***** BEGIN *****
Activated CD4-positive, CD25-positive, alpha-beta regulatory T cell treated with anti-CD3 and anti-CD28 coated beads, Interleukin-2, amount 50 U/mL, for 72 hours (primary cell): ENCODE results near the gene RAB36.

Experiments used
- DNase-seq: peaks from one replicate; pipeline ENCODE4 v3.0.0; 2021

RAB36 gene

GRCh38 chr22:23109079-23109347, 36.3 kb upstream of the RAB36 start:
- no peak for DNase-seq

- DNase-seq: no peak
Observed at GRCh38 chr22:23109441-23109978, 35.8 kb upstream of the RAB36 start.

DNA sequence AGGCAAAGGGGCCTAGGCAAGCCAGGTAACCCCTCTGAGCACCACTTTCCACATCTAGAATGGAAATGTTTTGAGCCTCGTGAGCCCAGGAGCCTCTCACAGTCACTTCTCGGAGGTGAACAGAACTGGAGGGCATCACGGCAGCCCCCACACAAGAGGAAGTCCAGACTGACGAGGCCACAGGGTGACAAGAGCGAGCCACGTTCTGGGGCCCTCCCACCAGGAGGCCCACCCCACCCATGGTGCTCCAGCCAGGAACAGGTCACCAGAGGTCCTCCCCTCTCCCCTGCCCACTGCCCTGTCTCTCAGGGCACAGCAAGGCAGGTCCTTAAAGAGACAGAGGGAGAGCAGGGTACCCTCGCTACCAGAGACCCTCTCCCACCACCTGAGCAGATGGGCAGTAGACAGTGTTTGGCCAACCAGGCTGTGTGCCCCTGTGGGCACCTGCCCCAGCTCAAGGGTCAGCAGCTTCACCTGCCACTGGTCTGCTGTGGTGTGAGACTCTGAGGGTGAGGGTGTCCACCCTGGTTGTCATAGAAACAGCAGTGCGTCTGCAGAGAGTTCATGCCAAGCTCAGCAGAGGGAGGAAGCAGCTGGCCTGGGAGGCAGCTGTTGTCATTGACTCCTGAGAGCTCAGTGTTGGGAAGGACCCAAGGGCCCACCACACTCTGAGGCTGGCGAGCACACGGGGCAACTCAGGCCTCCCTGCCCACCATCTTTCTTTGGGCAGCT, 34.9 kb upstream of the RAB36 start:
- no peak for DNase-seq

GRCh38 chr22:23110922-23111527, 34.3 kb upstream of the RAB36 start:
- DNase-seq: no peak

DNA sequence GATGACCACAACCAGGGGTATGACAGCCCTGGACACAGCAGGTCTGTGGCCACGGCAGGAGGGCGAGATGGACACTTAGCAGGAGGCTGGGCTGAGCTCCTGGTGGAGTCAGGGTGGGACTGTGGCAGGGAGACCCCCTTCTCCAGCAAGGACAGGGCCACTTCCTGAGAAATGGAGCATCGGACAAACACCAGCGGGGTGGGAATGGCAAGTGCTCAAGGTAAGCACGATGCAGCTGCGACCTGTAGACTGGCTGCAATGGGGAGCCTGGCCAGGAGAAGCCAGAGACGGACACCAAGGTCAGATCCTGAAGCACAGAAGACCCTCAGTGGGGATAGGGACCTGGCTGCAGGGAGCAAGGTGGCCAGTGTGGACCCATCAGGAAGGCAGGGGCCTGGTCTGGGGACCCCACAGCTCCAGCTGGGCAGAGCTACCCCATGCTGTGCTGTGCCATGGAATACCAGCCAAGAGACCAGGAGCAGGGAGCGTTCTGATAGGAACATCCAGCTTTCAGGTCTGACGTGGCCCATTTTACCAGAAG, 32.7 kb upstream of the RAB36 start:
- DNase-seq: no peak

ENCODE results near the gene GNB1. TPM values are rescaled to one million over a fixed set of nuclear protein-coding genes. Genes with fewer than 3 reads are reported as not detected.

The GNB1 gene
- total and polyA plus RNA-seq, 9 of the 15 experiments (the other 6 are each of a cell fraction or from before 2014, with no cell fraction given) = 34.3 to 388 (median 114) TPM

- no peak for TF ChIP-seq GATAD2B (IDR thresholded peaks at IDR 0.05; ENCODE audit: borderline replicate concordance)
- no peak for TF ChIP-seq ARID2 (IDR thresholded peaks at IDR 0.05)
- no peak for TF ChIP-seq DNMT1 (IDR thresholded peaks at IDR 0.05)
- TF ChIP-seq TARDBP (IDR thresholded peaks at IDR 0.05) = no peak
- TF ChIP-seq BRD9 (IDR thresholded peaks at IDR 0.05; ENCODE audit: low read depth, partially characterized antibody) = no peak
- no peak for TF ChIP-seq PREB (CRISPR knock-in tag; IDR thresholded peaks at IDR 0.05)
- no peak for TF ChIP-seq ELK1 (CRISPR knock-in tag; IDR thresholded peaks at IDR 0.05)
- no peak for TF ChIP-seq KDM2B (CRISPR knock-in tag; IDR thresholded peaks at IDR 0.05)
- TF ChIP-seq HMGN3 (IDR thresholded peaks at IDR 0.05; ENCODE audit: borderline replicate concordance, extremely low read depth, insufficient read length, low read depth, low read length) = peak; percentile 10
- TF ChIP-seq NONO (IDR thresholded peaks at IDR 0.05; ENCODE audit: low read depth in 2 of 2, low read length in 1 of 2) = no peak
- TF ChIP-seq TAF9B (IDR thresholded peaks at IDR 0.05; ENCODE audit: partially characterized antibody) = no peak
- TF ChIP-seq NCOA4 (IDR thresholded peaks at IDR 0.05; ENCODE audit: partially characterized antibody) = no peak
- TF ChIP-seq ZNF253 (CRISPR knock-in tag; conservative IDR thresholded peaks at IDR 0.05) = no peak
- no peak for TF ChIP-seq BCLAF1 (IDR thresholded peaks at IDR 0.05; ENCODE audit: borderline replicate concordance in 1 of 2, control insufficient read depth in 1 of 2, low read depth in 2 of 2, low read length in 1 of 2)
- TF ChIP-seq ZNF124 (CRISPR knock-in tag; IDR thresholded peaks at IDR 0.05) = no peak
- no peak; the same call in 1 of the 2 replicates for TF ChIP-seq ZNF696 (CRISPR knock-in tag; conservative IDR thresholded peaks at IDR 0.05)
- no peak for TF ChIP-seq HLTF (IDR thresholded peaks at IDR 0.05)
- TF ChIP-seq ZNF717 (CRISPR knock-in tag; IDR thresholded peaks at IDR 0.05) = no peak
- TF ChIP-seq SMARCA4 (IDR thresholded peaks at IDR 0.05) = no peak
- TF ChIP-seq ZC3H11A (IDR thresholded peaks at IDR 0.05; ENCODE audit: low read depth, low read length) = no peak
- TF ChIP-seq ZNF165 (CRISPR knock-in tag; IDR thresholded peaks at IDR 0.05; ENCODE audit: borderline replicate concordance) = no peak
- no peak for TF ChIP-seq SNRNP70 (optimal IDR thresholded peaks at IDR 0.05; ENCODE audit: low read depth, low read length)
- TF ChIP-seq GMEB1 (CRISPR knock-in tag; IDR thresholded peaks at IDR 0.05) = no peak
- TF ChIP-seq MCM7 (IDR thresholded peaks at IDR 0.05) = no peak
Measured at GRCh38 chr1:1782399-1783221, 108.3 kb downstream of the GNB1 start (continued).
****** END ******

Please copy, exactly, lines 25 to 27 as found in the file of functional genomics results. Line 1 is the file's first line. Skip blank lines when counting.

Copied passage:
- no peak for TF ChIP-seq KDM2B (CRISPR knock-in tag; IDR thresholded peaks at IDR 0.05)
- TF ChIP-seq HMGN3 (IDR thresholded peaks at IDR 0.05; ENCODE audit: borderline replicate concordance, extremely low read depth, insufficient read length, low read depth, low read length) = peak; percentile 10
- TF ChIP-seq NONO (IDR thresholded peaks at IDR 0.05; ENCODE audit: low read depth in 2 of 2, low read length in 1 of 2) = no peak